It was whilst crossing a creek on this road in the middle of nowhere that my car engine cut out on me and died. It was only luck that got me out of that situation, and so I am understandably nervous about water crossing in vehicles … especially when all of the creeks up here have crocodile warnings next to them … A challenge I didn’t have to deal with down at Alice Springs.

Fortuitously just as we pulled up at the first water crossing two proper 4wds also arrived from the other direction and I was able to watch them cross, before committing to it myself. There’s nothing wrong with being a pragmatic hero … Especially when you have a $7500 excess on your vehicle rental insurance.

We got across the second, slightly longer, crossing equally as well and I was feeling pretty proud of myself until we passed what Kim assures me was a Hyundai Lantra Sportswagon heading back along the road.

If this wasn’t enough to crush my ego (which it most certainly was) there was also an AAT tour bus sitting in the car park when we arrived at Ubirr. Sigh.

Putting aside these dents to my heroic self image, we headed off for a wander around the rock art and viewpoints at the site, taking our time to just enjoy and relax.

After a very late lunch (which may be the subject of a separate post) we wandered back up to the lookout to watch the sunset and enjoy this beautiful area.
That’s where the crowds came in. At first it was just a few couples and the ranger, mostly content to settle into a free spot and sit and quietly chat as the sun moved lower to the horizon.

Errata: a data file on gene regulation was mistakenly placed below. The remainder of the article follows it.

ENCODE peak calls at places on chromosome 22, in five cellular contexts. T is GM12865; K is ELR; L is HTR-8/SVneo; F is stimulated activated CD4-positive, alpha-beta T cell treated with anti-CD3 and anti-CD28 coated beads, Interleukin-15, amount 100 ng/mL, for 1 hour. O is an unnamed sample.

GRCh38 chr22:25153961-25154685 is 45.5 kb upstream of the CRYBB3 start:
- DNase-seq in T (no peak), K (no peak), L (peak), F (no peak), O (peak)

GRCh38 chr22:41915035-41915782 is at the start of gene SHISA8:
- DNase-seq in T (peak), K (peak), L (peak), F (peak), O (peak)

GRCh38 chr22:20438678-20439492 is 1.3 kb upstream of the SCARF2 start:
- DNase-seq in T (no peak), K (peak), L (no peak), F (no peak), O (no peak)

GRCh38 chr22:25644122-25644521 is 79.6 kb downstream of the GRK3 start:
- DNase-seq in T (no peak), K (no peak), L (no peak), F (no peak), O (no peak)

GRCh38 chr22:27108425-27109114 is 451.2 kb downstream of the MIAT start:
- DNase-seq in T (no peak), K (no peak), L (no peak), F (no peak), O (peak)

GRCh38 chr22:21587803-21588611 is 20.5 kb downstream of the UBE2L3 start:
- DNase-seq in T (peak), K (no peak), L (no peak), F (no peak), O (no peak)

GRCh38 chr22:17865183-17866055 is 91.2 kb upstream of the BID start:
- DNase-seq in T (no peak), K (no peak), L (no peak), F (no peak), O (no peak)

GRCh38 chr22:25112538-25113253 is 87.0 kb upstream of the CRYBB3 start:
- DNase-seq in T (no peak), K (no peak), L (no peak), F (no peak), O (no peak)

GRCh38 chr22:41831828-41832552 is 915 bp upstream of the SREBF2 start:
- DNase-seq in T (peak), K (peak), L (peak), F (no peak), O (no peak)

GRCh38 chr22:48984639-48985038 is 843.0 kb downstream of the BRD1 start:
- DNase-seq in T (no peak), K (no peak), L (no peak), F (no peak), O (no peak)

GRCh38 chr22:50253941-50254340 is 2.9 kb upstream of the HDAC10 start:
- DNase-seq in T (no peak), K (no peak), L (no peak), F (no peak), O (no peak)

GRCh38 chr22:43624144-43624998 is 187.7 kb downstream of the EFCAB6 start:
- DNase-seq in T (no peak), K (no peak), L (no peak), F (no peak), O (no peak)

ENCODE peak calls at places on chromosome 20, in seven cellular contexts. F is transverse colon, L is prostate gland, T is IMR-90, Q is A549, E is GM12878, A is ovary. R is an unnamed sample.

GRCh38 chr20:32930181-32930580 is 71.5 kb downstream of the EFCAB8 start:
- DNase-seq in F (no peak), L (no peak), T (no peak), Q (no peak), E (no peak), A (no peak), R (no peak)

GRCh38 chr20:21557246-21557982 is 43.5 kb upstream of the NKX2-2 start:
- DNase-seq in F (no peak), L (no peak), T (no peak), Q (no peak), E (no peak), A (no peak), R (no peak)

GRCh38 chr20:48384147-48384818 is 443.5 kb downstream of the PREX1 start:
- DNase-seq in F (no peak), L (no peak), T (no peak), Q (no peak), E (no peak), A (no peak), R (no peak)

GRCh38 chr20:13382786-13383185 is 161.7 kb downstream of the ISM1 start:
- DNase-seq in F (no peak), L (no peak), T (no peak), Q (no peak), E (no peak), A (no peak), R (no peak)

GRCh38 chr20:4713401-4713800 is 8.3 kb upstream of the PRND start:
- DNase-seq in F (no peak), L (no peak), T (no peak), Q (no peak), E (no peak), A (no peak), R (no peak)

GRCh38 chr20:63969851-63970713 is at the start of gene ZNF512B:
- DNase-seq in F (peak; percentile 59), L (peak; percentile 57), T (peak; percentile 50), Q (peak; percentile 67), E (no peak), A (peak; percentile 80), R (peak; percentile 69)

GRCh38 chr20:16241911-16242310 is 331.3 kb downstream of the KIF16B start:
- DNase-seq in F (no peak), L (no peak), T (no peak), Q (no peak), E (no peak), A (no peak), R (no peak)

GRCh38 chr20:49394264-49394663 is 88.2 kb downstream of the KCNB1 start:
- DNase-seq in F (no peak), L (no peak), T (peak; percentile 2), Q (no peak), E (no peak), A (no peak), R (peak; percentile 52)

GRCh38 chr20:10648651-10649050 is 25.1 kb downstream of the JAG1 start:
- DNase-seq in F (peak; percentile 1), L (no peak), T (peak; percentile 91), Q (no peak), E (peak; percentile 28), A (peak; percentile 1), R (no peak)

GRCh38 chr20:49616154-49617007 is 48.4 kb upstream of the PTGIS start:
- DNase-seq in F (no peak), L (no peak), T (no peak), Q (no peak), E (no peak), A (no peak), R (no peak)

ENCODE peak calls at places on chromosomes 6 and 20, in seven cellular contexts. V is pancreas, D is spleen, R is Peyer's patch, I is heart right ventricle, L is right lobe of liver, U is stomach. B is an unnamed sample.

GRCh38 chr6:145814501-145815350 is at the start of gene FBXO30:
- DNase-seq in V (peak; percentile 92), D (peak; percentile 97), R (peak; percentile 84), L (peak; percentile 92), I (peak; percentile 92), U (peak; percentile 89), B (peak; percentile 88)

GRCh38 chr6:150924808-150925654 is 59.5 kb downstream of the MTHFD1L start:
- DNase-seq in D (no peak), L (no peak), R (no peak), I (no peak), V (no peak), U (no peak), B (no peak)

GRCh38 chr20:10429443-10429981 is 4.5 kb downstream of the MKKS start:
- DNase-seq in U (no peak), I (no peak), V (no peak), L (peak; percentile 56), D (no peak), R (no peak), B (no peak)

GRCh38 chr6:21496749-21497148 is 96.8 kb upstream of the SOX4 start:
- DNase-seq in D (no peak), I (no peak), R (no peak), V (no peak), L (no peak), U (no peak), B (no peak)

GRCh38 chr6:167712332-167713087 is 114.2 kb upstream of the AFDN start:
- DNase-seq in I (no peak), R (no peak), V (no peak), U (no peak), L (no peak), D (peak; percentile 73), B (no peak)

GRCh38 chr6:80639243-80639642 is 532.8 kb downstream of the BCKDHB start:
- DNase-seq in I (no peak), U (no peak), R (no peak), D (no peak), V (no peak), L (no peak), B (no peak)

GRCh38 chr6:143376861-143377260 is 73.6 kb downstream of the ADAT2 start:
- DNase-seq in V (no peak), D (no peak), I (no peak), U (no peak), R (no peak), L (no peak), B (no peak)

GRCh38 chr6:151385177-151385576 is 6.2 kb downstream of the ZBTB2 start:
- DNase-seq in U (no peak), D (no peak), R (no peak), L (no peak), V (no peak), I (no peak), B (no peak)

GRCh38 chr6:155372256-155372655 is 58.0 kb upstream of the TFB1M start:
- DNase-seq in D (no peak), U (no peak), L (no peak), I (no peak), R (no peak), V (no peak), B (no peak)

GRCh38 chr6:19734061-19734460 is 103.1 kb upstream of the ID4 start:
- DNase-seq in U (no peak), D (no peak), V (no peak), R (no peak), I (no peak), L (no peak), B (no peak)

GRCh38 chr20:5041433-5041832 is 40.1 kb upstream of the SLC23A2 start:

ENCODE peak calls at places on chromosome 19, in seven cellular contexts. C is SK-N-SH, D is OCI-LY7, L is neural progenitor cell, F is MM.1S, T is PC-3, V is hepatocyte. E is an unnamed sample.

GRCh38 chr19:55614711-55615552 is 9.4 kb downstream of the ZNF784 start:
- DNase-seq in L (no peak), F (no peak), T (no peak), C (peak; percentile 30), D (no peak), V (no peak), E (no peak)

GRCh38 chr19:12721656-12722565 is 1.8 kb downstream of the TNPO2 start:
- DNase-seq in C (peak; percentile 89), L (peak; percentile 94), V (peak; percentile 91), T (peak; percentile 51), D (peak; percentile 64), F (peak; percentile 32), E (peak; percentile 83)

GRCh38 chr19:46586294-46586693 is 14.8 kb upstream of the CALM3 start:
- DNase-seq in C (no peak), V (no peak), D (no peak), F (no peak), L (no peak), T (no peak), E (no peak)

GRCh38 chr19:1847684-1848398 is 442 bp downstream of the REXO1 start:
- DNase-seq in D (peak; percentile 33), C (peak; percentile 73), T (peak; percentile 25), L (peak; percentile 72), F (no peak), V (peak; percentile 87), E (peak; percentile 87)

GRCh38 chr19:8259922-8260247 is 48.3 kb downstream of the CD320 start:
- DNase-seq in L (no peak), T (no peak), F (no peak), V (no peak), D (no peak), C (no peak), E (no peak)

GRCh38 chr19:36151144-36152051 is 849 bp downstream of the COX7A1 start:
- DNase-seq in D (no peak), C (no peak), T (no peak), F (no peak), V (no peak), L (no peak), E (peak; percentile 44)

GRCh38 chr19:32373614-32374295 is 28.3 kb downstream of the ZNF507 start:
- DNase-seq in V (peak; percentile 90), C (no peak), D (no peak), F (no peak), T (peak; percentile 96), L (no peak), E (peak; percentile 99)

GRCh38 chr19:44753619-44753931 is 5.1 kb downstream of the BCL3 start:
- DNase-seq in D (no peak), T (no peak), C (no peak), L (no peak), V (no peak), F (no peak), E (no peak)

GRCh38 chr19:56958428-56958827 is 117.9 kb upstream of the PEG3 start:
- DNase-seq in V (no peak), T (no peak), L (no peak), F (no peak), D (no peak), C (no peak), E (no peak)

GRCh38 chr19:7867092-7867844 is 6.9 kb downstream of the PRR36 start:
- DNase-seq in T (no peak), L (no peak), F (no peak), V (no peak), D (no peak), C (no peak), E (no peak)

But then an Asian group turned up who were obviously having a wonderful time as they shouted and laughed and took photos everywhere, an enjoyment I don’t begrudge them, as I silently reflected on the apparent differences in our cultures and how we react differently in the way we are attuned to our impacts on those around us.

At around the same time, just to prove me wrong, an Australian family turned up with two young, hyper-energized kids who joined in the general fracas of noise which had descended on our quiet lookout.

I continued to try and be tolerant and just attune into my own reasons for being there as I looked out over the sun setting on the wetlands in front of me, but what I saw instead was an Indian or Pakistani group who instead of sitting with everyone else, had moved themselves out onto a point in front so that they would have an unobstructed view of the sunset, whilst seemingly oblivious to the fact that they had just destroyed everyone else’s view in the process.

Minor things I know. The sun still set, and the stars still came out and by maneuvering myself and my camera I was still able to take some nice shots of the setting sun.

But the truth is these photos are a fabrication, a deceptive lie of the beauty of that night as in the click of a shutter you can edit out the crowds, the noise and truth be told the poverty of excitement that that sunset delivered compared to so many I had seen before.

I left happy I had visited, but at the same time feeling like a lost hermit in a crowded world.